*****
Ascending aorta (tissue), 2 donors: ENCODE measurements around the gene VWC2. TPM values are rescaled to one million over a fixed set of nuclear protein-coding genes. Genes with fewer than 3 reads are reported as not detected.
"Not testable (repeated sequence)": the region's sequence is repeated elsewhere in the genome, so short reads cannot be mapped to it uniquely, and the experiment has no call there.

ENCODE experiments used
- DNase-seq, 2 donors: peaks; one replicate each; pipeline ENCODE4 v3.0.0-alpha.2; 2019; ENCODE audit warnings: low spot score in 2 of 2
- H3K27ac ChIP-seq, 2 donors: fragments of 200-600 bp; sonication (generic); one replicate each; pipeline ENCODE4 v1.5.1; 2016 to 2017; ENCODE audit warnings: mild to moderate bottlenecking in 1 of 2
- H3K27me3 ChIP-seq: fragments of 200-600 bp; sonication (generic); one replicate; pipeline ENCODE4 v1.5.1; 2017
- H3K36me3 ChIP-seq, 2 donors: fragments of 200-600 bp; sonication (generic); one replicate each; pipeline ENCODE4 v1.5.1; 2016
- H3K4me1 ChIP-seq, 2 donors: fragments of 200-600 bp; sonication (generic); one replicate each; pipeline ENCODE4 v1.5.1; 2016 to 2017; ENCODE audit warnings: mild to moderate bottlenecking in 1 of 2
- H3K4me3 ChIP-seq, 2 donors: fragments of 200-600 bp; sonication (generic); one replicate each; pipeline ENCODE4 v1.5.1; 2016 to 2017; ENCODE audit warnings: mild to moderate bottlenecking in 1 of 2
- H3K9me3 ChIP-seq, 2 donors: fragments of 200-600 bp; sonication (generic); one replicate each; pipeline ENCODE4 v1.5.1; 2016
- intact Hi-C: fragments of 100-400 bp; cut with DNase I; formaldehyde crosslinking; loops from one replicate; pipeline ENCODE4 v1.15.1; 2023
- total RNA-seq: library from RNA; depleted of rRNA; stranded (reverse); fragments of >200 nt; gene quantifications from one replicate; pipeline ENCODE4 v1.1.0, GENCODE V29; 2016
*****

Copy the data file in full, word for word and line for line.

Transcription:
Ascending aorta (tissue), 2 donors: ENCODE measurements around the gene VWC2. TPM values are rescaled to one million over a fixed set of nuclear protein-coding genes. Genes with fewer than 3 reads are reported as not detected.
"Not testable (repeated sequence)": the region's sequence is repeated elsewhere in the genome, so short reads cannot be mapped to it uniquely, and the experiment has no call there.

ENCODE experiments used
- DNase-seq, 2 donors: peaks; one replicate each; pipeline ENCODE4 v3.0.0-alpha.2; 2019; ENCODE audit warnings: low spot score in 2 of 2
- H3K27ac ChIP-seq, 2 donors: fragments of 200-600 bp; sonication (generic); one replicate each; pipeline ENCODE4 v1.5.1; 2016 to 2017; ENCODE audit warnings: mild to moderate bottlenecking in 1 of 2
- H3K27me3 ChIP-seq: fragments of 200-600 bp; sonication (generic); one replicate; pipeline ENCODE4 v1.5.1; 2017
- H3K36me3 ChIP-seq, 2 donors: fragments of 200-600 bp; sonication (generic); one replicate each; pipeline ENCODE4 v1.5.1; 2016
- H3K4me1 ChIP-seq, 2 donors: fragments of 200-600 bp; sonication (generic); one replicate each; pipeline ENCODE4 v1.5.1; 2016 to 2017; ENCODE audit warnings: mild to moderate bottlenecking in 1 of 2
- H3K4me3 ChIP-seq, 2 donors: fragments of 200-600 bp; sonication (generic); one replicate each; pipeline ENCODE4 v1.5.1; 2016 to 2017; ENCODE audit warnings: mild to moderate bottlenecking in 1 of 2
- H3K9me3 ChIP-seq, 2 donors: fragments of 200-600 bp; sonication (generic); one replicate each; pipeline ENCODE4 v1.5.1; 2016
- intact Hi-C: fragments of 100-400 bp; cut with DNase I; formaldehyde crosslinking; loops from one replicate; pipeline ENCODE4 v1.15.1; 2023
- total RNA-seq: library from RNA; depleted of rRNA; stranded (reverse); fragments of >200 nt; gene quantifications from one replicate; pipeline ENCODE4 v1.1.0, GENCODE V29; 2016